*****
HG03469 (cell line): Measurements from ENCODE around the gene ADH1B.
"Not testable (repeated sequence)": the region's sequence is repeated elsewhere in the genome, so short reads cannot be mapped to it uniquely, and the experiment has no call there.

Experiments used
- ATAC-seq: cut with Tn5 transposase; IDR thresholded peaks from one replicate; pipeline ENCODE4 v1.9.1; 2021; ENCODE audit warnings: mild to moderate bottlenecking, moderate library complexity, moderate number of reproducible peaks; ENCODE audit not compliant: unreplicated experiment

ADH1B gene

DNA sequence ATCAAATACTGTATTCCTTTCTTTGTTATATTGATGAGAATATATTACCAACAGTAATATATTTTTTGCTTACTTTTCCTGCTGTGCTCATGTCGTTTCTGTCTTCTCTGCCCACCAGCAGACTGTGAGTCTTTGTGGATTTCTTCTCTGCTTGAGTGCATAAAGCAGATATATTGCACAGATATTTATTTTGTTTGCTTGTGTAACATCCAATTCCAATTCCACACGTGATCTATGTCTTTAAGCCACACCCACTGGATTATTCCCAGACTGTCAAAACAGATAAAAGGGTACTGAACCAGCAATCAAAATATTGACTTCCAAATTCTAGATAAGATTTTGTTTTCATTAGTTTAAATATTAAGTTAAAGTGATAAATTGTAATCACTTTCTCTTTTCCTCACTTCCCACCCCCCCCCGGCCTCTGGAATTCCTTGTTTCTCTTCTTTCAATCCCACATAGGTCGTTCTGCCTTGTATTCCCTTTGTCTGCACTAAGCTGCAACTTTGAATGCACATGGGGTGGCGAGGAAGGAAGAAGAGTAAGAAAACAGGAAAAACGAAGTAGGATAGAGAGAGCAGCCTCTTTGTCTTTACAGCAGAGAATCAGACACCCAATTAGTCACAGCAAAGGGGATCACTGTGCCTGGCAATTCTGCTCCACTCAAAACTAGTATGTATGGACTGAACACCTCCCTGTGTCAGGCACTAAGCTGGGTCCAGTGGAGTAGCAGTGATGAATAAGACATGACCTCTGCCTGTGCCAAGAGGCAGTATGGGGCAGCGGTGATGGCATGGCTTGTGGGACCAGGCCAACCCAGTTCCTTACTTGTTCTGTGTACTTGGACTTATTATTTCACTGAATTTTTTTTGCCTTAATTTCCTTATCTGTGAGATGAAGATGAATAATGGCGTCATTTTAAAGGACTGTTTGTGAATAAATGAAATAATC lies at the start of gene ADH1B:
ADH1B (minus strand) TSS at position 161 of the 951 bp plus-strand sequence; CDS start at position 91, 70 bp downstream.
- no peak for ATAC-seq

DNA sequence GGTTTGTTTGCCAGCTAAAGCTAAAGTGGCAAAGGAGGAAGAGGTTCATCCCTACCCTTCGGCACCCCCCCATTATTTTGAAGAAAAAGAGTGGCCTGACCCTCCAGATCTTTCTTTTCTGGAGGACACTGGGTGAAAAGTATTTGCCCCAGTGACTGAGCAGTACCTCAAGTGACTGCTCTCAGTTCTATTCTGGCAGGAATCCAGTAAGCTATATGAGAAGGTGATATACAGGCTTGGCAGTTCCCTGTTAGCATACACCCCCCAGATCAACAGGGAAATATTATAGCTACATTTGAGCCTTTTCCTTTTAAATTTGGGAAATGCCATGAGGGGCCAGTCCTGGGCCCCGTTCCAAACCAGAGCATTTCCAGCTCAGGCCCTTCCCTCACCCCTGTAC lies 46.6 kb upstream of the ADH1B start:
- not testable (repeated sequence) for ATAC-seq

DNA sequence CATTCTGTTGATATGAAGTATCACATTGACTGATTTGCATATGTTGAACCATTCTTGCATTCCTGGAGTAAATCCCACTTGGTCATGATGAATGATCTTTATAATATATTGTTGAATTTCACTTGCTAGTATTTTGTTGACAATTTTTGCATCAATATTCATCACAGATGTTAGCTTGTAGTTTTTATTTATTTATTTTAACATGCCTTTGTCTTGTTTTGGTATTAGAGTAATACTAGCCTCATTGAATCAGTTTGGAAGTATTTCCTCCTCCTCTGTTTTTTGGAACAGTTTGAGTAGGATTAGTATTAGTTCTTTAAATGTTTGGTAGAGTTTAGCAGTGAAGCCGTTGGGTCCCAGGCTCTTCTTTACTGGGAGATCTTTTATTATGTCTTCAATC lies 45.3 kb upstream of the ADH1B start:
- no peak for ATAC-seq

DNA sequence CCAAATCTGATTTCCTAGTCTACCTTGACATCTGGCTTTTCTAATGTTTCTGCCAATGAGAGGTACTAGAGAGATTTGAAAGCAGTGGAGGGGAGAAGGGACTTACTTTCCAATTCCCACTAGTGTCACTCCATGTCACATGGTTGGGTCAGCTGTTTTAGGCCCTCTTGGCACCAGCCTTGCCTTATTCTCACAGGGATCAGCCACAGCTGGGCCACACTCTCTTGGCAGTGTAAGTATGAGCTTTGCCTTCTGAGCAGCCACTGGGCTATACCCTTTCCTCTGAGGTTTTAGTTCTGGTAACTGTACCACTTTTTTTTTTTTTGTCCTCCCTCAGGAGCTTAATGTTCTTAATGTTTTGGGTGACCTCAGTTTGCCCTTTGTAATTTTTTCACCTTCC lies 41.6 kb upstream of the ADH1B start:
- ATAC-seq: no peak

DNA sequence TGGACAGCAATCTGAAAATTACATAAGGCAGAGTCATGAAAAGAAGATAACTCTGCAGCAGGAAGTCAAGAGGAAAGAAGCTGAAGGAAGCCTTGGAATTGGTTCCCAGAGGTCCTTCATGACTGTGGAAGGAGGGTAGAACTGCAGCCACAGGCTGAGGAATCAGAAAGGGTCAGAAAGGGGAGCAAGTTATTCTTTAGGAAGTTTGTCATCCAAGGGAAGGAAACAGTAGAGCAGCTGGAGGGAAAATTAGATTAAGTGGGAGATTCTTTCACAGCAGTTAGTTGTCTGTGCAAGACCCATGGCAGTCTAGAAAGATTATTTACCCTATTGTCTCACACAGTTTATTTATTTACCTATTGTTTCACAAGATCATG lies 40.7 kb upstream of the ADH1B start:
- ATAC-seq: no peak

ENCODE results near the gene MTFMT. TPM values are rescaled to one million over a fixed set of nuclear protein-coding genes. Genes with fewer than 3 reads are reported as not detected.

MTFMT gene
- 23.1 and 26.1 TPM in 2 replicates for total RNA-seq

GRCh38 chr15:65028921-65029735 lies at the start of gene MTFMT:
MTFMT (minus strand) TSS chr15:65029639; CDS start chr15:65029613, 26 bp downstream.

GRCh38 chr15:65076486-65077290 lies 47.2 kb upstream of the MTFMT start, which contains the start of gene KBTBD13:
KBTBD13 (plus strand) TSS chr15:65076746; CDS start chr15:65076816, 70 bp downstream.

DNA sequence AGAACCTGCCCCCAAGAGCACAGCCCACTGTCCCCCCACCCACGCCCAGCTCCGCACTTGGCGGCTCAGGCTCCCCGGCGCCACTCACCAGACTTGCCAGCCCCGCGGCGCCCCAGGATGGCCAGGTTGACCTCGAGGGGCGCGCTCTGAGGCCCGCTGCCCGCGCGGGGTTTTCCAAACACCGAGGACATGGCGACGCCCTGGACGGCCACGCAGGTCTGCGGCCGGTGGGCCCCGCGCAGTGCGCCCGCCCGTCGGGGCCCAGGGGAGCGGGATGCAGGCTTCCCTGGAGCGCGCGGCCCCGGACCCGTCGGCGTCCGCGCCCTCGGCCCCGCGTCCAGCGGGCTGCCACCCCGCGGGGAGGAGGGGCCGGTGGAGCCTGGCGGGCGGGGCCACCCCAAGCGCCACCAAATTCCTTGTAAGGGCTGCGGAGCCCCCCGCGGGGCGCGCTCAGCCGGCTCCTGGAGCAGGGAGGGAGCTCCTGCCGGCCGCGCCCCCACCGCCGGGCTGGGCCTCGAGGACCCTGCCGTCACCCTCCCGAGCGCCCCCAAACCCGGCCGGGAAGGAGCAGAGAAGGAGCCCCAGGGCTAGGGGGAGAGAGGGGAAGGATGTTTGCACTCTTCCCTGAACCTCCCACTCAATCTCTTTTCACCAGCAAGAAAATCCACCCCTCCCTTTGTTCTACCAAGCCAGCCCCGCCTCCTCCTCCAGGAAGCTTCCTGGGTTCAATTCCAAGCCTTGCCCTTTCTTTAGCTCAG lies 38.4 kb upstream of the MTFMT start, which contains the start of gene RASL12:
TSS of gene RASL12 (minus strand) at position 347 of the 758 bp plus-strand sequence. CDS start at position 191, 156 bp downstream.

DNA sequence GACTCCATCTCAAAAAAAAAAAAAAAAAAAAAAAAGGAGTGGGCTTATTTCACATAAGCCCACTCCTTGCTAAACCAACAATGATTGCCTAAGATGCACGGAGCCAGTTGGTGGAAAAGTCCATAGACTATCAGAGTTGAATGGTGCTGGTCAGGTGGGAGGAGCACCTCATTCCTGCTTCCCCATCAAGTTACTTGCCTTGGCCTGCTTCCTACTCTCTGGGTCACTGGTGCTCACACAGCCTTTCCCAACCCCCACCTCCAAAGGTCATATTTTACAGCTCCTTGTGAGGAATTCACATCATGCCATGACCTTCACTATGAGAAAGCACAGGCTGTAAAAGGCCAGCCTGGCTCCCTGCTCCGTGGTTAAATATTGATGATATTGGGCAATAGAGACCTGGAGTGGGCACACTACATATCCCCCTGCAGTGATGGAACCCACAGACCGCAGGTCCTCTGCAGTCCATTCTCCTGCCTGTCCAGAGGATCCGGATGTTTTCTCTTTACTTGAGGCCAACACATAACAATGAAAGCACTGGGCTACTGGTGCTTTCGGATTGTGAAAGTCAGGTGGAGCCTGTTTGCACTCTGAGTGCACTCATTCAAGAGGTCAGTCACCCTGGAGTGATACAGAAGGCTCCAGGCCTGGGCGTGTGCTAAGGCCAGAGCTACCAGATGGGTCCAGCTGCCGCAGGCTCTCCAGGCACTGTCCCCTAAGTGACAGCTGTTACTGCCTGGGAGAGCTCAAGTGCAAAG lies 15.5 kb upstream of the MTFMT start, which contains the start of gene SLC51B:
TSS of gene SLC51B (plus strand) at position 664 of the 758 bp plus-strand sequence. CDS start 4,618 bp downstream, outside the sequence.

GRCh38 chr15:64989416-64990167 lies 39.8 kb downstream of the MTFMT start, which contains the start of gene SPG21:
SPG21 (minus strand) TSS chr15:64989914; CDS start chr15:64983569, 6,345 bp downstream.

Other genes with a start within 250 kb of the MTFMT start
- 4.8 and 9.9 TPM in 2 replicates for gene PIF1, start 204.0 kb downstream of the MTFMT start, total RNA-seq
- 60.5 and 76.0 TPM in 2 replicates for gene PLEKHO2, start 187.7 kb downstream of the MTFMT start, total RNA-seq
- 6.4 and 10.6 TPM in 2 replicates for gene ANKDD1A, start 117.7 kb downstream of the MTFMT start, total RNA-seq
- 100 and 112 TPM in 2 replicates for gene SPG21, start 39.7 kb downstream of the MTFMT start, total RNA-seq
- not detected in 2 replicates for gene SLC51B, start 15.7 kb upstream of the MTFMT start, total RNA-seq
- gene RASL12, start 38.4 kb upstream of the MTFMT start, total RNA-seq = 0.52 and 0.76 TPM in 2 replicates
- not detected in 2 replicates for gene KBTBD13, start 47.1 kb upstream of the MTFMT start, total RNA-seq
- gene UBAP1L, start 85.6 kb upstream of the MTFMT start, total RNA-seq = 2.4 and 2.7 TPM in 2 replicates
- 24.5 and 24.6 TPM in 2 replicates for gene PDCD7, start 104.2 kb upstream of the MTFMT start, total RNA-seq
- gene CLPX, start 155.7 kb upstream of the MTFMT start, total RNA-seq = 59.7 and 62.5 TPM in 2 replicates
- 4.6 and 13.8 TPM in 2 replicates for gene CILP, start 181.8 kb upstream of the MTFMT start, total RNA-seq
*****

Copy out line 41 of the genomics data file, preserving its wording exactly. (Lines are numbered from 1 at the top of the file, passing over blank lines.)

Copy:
- 4.6 and 13.8 TPM in 2 replicates for gene CILP, start 181.8 kb upstream of the MTFMT start, total RNA-seq